Are you ready to meet them and provide services in those spaces?
When writing blog post, write as if writing to best friend, come off friendly, don’t be scary – stay professional, upbeat and helful but not scary
Leave space for others – communicating, blog posts should be a conversation – 2way street. Ask for comments, feedback, ideas, thoughts…

Cindi Trainor, eku libraries, citegeist.com
No more dead-end silos

Where do users start – google
1% started with library search engine when looking for info (2005 stat)
Aug 2008 Pew Internet Project, 40% of users do a search engine search everyday

User want the info they need, only infor they need right now for free.

Take the library content and put it in front of your users when and where they need it
LibX toolbar, context menu, browser cues, auto links, google scholar integration. Libx.org create your own plug-in

You can customize the toolbar to have anything you want in it: cat search, author search field, title search field, search academic search premier, it adds items in your context menu, customize it to do things individual user wants it to do

Highlight isbn and right-click to search resources related to that item, don’t need exact isbn, it will collate info
It will look for things that it thinks is an isbn
It points to browser cues – in any website and point to title and can perform a catalog search – lib icon points to the cues leading the user back to the catalog
Coins – embed citations in a webpage from databases and take you back into database directly to that article – wikipedia pages used for course syllabi is a great place to use this
Magic Button – copy and paste and entire citation or portion and drop it in the magic button and it will link you up with the articlei
If you’re off campus – right click to reload what you’re looking at to have it reload in your library’s sfx reader

It takes about 20 minutes to put together, many extensions in the plug-in
Go to libx.org and build a new edition

Live demo – did google search for james still, went to wikipedia page copied and pasted a title from the page into the libx search bar and found the article in the library’s database
Another example points to citations with “get more” buttons next to some citations that links directly to sfx page for library

Rachel Van Noord – webjunction
Engage your community: five principles for developing online learning communities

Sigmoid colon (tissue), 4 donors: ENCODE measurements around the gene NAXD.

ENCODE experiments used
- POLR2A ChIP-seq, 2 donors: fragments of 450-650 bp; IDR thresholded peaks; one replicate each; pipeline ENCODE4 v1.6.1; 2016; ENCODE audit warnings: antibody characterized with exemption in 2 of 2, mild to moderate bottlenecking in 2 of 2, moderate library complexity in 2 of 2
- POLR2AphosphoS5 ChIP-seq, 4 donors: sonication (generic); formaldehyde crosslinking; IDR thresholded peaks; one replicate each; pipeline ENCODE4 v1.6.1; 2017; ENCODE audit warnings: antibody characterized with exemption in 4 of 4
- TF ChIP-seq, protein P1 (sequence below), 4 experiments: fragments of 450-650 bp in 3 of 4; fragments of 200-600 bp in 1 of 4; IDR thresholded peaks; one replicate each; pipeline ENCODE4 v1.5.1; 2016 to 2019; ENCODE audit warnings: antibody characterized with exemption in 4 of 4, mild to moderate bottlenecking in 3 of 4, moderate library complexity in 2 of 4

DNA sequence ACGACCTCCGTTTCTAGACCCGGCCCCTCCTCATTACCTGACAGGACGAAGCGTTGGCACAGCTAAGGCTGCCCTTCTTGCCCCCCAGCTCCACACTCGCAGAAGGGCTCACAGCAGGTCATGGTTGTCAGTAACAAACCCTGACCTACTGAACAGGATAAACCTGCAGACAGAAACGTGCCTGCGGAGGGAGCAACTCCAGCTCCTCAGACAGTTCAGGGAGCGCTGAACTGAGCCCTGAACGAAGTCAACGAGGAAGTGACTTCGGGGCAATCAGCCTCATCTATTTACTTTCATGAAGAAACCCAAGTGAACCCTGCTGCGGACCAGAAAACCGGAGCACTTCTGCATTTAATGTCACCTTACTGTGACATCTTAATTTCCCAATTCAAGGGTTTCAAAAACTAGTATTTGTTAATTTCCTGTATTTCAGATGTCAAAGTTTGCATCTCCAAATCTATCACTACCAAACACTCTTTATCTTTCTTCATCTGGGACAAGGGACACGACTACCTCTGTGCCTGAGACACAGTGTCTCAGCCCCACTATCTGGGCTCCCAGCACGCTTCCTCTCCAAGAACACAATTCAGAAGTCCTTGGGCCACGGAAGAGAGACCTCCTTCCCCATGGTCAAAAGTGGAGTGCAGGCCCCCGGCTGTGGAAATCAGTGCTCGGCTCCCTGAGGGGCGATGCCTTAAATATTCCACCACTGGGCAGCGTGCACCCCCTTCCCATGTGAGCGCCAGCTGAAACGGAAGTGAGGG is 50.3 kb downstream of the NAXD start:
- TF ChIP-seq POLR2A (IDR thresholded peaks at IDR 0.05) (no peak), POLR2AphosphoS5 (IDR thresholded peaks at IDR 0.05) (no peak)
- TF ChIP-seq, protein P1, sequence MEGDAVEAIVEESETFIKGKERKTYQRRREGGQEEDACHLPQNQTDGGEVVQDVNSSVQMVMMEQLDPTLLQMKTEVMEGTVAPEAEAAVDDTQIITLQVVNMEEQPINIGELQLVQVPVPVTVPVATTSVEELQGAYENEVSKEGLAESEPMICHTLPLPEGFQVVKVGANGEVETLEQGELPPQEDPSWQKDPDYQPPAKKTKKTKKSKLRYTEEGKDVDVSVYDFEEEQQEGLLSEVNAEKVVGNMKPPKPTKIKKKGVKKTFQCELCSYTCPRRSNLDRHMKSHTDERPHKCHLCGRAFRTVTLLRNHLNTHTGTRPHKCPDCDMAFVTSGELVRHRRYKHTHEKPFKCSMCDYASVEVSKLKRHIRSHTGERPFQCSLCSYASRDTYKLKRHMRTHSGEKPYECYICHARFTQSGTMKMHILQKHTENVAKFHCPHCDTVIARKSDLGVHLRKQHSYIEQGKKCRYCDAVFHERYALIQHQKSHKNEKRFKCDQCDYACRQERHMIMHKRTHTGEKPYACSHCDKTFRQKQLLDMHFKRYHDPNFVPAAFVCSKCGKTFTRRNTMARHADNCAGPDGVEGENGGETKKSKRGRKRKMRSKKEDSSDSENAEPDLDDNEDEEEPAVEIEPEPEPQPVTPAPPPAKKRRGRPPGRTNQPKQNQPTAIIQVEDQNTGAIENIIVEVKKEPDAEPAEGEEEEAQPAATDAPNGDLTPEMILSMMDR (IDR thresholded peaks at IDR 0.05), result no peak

Based off of gates foundation computer lab grants
Build a community to support access to internet, all components
Online learning community for library staff, all areas, evolved into many groups
Promote active learning online, help people connect with acess and content
Go big… or go home, what’s that one idea that you’re holding on to that you want to promote to your community and staff and stakeholders
Root your implementation
Webjunctions constatntly asking for feedback, looking for by-in, looking for partners
Coming soon: resourcesharing.webjunction.org
Leadership and nurture: communities need this
Do you wait for an invitation before joining an online community? That’s true of a lot of people we are serving
What do your users need to get started – get started section in overview
Created a 23 things-like program to intro folks to new wj platform

Continuum of engagement: want to see some members so engaged in wj that they become leaders to others

It’s gotta be blended (4th principle)
Blend online and face-to-gace interactions
Blending is also about synchronous and asynchronous interactions – ex. Tough times group, members, discussions, webinars (town hall meetings)
Where is the information about what’s happening in your library off the library, partnering

5th principle – partnership is the key
building partners makes you stronger
-resources, people, functions, groups, ideas…

how to be an expert – push forward

Q & A time
What can libraries do on their sites to get their blogs indexed to make them appear higher in google searches.
-put it out there with good keywords on your blogpost

how do you find the friends and time to do so many sites, and funds?
-tools we use are all free, mney is no excuse, time thing – it’s more of what your library’s priorities are, priority is connect with patron then make that part of connecting with patrons, prioritze your time
break it down into chunks, do a little bit here, little bit there
-keep doing it and practice and integrate more social practices into your workflow and it will become faster and easier

do you know much about public libraries using LibX? It doesn’t seem too intuitive, not sure how we could do that?
-look at materials in libx, there’s lot’s of info online

how are you making it accessible to users? And how does that match with public access for all?
-my library has a “red carpet room” for vision impaired people, we use normal software, don’t know if it works with im. Accessibility is always on the list of priorities, considerations.